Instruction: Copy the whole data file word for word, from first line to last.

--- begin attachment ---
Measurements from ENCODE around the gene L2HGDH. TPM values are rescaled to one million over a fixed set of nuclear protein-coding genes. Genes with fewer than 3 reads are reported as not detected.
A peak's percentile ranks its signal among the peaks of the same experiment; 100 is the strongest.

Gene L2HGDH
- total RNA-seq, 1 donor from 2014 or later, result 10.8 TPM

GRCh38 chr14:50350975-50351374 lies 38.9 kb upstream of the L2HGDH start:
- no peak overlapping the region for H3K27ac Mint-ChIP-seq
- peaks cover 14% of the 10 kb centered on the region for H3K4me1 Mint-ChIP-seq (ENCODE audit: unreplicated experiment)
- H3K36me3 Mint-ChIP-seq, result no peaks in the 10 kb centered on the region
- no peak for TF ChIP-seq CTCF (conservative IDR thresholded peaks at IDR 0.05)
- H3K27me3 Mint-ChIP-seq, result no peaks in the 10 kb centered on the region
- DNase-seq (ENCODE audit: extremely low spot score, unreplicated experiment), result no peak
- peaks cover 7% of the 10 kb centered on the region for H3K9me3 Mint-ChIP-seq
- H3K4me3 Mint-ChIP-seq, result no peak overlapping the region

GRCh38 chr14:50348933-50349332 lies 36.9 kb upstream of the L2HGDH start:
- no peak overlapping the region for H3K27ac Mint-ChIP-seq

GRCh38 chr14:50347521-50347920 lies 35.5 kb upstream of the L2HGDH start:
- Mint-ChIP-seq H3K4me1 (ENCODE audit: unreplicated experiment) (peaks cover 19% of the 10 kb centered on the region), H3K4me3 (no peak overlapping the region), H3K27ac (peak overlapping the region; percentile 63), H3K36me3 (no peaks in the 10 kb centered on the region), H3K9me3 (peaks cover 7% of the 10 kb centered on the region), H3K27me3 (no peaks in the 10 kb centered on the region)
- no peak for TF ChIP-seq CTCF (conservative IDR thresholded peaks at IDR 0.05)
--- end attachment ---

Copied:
Measurements from ENCODE around the gene L2HGDH. TPM values are rescaled to one million over a fixed set of nuclear protein-coding genes. Genes with fewer than 3 reads are reported as not detected.
A peak's percentile ranks its signal among the peaks of the same experiment; 100 is the strongest.

Gene L2HGDH
- total RNA-seq, 1 donor from 2014 or later, result 10.8 TPM

GRCh38 chr14:50350975-50351374 lies 38.9 kb upstream of the L2HGDH start:
- no peak overlapping the region for H3K27ac Mint-ChIP-seq
- peaks cover 14% of the 10 kb centered on the region for H3K4me1 Mint-ChIP-seq (ENCODE audit: unreplicated experiment)
- H3K36me3 Mint-ChIP-seq, result no peaks in the 10 kb centered on the region
- no peak for TF ChIP-seq CTCF (conservative IDR thresholded peaks at IDR 0.05)
- H3K27me3 Mint-ChIP-seq, result no peaks in the 10 kb centered on the region
- DNase-seq (ENCODE audit: extremely low spot score, unreplicated experiment), result no peak
- peaks cover 7% of the 10 kb centered on the region for H3K9me3 Mint-ChIP-seq
- H3K4me3 Mint-ChIP-seq, result no peak overlapping the region

GRCh38 chr14:50348933-50349332 lies 36.9 kb upstream of the L2HGDH start:
- no peak overlapping the region for H3K27ac Mint-ChIP-seq

GRCh38 chr14:50347521-50347920 lies 35.5 kb upstream of the L2HGDH start:
- Mint-ChIP-seq H3K4me1 (ENCODE audit: unreplicated experiment) (peaks cover 19% of the 10 kb centered on the region), H3K4me3 (no peak overlapping the region), H3K27ac (peak overlapping the region; percentile 63), H3K36me3 (no peaks in the 10 kb centered on the region), H3K9me3 (peaks cover 7% of the 10 kb centered on the region), H3K27me3 (no peaks in the 10 kb centered on the region)
- no peak for TF ChIP-seq CTCF (conservative IDR thresholded peaks at IDR 0.05)